Cardiac amyloidosis is an increasingly recognized entity that causes significant morbidity and mortality. Transthyretin amyloidosis (ATTR) is present in about 16% of patients with severe aortic stenosis and up to 17% of patients with heart failure with preserved ejection fraction9,10. Though the screening test of choice, echocardiography is not highly sensitive or specific, and it should not be relied upon to rule out cardiac amyloidosis, especially if clinical suspicion is high.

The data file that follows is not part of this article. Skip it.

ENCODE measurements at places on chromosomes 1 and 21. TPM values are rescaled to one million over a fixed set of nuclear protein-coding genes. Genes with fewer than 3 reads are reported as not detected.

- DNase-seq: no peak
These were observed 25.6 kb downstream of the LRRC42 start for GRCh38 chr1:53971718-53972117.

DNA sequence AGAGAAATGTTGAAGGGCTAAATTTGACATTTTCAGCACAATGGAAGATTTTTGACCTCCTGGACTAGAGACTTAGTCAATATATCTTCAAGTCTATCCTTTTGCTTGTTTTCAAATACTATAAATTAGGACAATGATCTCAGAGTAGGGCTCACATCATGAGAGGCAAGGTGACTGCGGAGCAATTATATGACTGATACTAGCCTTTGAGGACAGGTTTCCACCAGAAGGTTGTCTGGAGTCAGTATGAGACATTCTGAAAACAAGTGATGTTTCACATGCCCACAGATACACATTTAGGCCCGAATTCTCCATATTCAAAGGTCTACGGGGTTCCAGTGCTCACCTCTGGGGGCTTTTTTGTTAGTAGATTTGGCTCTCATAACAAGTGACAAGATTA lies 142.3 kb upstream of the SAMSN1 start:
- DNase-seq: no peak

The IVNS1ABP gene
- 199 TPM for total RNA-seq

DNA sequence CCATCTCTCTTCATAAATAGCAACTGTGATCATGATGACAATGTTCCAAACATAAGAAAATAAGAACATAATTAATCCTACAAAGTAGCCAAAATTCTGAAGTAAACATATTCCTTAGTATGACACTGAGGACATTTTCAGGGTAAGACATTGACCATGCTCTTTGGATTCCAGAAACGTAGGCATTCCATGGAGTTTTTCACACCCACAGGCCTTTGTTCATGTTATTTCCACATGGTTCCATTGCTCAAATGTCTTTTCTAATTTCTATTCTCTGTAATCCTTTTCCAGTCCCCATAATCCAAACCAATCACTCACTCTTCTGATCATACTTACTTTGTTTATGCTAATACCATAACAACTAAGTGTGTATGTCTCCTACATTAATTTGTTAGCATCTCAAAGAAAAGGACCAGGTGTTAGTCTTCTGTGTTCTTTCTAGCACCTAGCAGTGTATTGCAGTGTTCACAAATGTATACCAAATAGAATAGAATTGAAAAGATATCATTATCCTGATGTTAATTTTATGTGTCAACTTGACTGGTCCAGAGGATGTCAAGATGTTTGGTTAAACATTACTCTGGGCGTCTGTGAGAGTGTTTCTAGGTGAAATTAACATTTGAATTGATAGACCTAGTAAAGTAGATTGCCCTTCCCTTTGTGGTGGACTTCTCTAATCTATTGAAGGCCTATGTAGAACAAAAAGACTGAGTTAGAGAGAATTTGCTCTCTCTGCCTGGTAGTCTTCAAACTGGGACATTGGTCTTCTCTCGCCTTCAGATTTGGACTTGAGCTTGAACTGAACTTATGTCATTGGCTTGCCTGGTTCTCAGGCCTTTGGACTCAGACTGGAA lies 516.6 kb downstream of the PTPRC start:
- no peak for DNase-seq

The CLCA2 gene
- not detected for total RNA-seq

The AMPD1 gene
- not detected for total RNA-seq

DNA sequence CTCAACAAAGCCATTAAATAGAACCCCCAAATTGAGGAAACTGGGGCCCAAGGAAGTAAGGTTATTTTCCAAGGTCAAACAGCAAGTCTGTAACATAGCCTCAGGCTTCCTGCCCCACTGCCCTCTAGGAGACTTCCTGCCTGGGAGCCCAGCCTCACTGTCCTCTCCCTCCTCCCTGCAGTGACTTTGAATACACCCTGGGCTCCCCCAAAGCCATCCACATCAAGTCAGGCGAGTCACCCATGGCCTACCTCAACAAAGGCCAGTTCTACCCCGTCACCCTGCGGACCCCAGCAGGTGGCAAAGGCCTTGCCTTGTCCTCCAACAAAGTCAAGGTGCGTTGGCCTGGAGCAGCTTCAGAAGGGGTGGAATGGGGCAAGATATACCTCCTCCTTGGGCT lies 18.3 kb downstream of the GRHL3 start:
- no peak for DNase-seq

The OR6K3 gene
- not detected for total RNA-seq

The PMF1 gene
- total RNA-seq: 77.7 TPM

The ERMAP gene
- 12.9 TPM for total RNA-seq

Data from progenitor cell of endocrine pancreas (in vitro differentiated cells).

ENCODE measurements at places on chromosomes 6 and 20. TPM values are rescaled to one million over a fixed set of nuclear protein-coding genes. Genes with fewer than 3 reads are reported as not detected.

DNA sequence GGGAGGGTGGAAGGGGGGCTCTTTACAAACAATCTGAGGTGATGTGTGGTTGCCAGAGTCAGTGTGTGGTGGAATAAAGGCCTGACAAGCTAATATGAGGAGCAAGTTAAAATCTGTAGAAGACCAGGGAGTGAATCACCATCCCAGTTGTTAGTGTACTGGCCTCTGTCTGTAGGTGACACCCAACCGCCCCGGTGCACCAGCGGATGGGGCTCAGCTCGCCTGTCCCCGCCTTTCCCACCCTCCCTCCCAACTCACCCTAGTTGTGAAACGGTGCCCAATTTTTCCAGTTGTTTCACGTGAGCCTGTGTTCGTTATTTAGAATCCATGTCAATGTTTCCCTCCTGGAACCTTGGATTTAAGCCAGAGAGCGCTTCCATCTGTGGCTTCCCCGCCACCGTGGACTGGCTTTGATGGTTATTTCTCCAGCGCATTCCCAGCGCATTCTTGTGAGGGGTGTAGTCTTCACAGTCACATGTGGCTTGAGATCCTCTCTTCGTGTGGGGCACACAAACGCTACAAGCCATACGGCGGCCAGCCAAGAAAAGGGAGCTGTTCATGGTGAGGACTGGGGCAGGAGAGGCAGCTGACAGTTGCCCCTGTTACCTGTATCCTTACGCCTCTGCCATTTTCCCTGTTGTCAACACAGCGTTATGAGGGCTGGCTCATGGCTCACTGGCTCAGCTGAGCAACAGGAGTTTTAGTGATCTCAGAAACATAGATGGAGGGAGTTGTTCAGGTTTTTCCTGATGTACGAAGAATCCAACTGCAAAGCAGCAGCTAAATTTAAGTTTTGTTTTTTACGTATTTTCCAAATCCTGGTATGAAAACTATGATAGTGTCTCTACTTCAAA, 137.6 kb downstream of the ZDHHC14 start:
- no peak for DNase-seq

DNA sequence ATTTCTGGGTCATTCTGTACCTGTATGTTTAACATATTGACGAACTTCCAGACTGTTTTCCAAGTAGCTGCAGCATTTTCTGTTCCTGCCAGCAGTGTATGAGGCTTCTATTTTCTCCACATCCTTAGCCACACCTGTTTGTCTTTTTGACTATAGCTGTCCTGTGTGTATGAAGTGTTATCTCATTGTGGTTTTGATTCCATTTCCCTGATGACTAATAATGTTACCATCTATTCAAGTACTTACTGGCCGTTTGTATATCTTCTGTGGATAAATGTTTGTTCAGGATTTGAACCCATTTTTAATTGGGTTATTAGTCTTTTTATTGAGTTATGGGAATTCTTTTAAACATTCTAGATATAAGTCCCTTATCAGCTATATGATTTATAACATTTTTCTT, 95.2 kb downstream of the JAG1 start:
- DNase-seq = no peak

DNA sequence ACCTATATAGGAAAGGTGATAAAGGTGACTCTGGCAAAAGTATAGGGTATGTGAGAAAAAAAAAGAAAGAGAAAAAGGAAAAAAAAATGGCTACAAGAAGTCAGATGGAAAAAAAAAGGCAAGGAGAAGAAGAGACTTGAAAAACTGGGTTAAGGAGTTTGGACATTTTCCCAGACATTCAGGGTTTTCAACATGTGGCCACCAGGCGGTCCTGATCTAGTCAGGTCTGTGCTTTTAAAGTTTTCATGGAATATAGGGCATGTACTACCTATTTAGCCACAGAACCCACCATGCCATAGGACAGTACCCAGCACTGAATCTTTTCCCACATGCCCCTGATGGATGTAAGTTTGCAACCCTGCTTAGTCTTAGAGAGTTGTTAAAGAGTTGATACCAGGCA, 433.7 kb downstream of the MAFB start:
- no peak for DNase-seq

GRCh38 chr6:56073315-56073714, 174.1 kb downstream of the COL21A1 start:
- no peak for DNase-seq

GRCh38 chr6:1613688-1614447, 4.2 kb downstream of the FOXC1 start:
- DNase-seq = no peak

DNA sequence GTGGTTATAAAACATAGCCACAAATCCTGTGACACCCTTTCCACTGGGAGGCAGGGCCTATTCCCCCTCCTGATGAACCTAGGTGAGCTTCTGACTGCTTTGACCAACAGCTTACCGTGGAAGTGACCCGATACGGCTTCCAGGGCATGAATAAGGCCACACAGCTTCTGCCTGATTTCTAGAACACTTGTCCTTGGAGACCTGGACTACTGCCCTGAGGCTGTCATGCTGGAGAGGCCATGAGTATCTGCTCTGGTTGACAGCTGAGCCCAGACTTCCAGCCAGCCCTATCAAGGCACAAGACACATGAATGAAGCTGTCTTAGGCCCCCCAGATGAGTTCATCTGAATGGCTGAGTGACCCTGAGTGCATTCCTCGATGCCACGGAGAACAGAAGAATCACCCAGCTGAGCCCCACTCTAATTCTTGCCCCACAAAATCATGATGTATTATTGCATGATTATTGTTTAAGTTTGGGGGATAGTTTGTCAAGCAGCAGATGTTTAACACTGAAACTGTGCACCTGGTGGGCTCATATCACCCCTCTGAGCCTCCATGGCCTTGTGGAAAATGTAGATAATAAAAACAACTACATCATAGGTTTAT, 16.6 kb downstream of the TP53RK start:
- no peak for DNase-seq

We present a case of a 58-year-old woman with a history of bilateral carpal tunnel syndrome who presented with paresthesia and syncope. Extensive workup for neurologic, infectious, and malignant etiologies was negative. EKG was remarkable for low voltage. Transthoracic echocardiogram (TTE) was not suggestive of infiltrative disease. Subsequent cardiac MRI demonstrated diffuse biventricular late gadolinium enhancement and technetium 99M pyrophosphate scan revealed diffuse (3+) uptake, which was in stark contrast to the TTE. The diagnosis of ATTR amyloidosis allowed for prompt initiation of treatment in this patient.